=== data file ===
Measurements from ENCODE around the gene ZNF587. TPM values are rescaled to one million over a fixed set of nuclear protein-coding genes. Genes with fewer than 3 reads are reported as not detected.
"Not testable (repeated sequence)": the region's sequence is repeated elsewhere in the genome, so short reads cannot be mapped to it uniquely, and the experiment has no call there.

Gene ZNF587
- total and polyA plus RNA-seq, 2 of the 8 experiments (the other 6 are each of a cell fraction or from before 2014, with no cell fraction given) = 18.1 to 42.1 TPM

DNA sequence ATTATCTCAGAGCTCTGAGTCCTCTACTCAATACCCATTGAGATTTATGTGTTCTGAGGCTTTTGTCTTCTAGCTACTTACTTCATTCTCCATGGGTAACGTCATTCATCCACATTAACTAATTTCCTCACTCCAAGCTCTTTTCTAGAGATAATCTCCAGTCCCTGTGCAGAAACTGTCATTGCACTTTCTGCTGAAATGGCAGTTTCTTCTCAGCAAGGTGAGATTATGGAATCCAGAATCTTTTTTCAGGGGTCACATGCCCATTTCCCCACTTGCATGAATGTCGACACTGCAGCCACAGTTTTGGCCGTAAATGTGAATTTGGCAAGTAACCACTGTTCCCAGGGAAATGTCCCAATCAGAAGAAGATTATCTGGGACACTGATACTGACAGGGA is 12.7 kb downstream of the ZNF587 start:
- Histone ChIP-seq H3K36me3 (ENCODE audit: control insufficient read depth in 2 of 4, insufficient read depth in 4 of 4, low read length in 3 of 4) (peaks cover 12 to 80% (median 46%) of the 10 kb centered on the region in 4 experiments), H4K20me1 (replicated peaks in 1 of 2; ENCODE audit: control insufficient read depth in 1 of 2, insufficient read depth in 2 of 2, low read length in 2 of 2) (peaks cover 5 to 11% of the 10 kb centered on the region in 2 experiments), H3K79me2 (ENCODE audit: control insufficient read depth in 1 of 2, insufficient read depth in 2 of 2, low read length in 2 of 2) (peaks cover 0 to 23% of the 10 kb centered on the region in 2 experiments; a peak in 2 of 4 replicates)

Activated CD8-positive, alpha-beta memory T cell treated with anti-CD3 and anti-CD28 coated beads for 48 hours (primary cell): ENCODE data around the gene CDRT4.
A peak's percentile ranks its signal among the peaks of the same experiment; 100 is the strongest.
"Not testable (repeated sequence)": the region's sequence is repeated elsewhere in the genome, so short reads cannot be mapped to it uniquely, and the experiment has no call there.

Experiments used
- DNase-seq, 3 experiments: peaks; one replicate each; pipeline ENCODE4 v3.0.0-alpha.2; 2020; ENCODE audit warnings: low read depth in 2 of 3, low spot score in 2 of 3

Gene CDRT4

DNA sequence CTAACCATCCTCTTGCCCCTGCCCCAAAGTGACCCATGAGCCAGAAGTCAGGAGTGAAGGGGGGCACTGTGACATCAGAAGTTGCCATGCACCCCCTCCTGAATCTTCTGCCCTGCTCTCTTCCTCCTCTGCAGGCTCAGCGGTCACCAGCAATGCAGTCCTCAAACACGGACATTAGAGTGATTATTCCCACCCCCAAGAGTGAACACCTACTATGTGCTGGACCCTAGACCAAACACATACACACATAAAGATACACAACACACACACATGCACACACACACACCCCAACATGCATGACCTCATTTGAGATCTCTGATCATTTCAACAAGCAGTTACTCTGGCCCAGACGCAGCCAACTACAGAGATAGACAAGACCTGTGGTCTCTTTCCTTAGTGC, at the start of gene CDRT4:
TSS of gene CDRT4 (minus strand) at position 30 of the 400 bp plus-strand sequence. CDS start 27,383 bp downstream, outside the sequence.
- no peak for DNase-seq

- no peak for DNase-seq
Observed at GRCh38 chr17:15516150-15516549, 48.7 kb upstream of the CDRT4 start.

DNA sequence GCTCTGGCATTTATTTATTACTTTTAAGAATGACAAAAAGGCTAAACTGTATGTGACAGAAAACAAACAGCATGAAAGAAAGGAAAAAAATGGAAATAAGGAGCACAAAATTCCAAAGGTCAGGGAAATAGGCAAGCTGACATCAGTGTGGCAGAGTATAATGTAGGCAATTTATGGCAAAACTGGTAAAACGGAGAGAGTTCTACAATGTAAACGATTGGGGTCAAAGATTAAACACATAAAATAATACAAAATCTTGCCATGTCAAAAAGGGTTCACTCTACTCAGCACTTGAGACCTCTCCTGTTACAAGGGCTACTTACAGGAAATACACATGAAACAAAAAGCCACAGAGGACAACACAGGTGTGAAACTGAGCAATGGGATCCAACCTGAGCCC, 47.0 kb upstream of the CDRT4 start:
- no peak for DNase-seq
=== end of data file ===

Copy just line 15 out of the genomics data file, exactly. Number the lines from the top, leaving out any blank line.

- no peak for DNase-seq